The Music of my Life

I was retrieving my old personal files when I came across a crumpled paper that looked familiar to me. I realized it was the certificate I got in 1982 as the Musician of the Year. It was an award I received more than two decades ago--something that had slipped my memory. As I read the certificate, flashback of those events occurred. In what seemed like a fast-paced rewind, memories were brought to my mind until an image settled, surprisingly, on my being a member of the seminary choir. I recall these four instances.

In Second Year High School. The first time I was selected to the seminary choir was during our sophomore year in high school where I was one of the “tiples” of the Jeduthun Ensemble. It was my first exposure of a choral group. I was so proud then for the honor and privilege of being chosen to represent IHMS. Wearing the blue jumper paired with a white shirt, which was one of the concert costumes, was a kind of status symbol then. Among the repertoire were “Pipit”, “My Knapsack on My Back”, “Sa Kabukiran” and “Handel’s Alleluia”--songs that up to now have nostalgic effect on me. The first concert we had was at the Bohol Cultural Center. Then another one was held in Inabanga.

In Fourth Year High School. Again I was selected to join the choir when we were in senior high school. It was a mixed choir composed of high school seminarians and students from Holy Spirit School, the only exclusive school for girls in Tagbilaran. We were to join in the province-wide choral competition. Oh, every music practice was something we always looked forward to! Meeting our female counterpart was always an adrenalin-pumping experience. Even those who were non-members were as excited as we were, for it was one of those rare occasions when we could see and mingle with girls of our age. For those who were too shy to socialize, they were pleased enough to watch those lovely ladies from a distance. But those who were not contented with seeing from a distance satisfied their yearnings by looking up from dark, musty nooks at those goddesses perched high on the pedestal.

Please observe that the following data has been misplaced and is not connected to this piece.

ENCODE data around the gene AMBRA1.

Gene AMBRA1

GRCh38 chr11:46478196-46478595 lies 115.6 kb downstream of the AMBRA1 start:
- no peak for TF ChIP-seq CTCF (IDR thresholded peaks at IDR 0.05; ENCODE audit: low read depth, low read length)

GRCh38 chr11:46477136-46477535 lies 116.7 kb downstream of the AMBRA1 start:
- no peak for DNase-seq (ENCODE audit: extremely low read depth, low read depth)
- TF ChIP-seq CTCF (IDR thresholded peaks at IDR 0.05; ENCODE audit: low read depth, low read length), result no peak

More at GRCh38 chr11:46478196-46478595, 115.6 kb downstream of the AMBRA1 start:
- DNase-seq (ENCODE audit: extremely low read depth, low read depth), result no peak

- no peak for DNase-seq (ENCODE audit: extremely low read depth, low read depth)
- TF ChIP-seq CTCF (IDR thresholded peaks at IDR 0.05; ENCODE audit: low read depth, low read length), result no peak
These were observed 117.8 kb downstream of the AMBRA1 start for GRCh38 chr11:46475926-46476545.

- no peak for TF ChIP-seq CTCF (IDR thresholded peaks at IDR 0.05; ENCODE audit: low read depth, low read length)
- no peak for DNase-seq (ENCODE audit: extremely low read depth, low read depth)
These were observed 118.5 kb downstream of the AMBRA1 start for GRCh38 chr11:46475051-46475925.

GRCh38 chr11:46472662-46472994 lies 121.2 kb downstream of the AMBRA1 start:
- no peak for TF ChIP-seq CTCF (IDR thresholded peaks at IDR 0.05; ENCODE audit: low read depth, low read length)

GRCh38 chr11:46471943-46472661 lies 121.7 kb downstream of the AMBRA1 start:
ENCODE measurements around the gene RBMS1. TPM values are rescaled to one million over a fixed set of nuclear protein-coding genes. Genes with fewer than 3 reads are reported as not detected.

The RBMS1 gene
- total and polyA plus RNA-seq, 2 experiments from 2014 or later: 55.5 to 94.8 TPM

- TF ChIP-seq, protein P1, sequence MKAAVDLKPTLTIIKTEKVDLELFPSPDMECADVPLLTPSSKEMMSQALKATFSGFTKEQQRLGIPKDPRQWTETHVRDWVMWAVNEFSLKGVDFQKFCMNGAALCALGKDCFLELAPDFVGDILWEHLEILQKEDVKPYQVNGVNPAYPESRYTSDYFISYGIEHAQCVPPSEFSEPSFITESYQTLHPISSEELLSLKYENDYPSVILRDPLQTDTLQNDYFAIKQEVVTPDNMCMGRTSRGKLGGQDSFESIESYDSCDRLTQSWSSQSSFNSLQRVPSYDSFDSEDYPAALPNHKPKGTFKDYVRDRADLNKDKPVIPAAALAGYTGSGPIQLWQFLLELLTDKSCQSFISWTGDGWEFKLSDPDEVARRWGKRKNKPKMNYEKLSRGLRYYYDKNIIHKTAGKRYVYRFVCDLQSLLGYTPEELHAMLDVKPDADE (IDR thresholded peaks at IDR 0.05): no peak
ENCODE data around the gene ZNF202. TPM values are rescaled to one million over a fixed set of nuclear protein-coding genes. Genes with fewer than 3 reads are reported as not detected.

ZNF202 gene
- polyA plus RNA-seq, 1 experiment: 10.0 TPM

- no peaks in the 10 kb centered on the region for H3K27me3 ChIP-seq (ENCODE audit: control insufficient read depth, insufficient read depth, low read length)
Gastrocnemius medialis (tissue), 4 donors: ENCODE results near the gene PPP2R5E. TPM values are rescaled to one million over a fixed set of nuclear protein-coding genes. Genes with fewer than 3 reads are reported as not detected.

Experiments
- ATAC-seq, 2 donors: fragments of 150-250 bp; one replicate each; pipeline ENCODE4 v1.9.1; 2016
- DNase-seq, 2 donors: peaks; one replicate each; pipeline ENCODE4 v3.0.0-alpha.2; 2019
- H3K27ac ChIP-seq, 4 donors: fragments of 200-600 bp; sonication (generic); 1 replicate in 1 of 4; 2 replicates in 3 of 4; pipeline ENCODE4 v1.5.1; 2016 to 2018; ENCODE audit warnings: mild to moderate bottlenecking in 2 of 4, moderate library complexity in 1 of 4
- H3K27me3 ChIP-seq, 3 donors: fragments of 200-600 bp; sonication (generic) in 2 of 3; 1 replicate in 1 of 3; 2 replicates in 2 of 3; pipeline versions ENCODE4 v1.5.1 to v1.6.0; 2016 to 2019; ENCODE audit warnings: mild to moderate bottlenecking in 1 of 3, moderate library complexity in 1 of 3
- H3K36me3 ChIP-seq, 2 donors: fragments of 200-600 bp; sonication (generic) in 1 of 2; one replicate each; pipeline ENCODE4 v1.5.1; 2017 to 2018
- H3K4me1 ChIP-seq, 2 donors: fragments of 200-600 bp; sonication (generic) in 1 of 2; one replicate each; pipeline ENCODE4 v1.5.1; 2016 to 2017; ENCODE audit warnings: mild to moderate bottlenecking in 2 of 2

The team up of the two schools was thought to be formidable. But overconfidence ate us up for we performed poorly during competition day. We were only third among five contestants. Had we won the first prize we would represent the province in the regional level, and then in the national level. We all felt so down. We ended our team up with an outing at the then pristine Hinagdanan Cave where I saved one of the girls from drowning.

In First Year College. The dream of competing in the national level, however, surfaced again when we were college freshmen. It was at this time that a special choir was formed to compete in the regional competition--collegiate level. Deep selection was made from among the student body of the college department. Only selected individuals were asked to audition. From among those who auditioned were chosen the choir members. I was again so lucky to be selected as tenor. I felt so honored. The practices were rigid and frequent. Smokers were strictly told to abstain from smoking for the entire duration of the contest preparation. We were told not to drink cold water. Salabat was the prescribed drink. There were early morning activities when we would do our vocalization at Taloto Beach, dipping our body in the cold sea water. We spent so much time and energy practicing. Ten repertoires including the contest piece were prepared.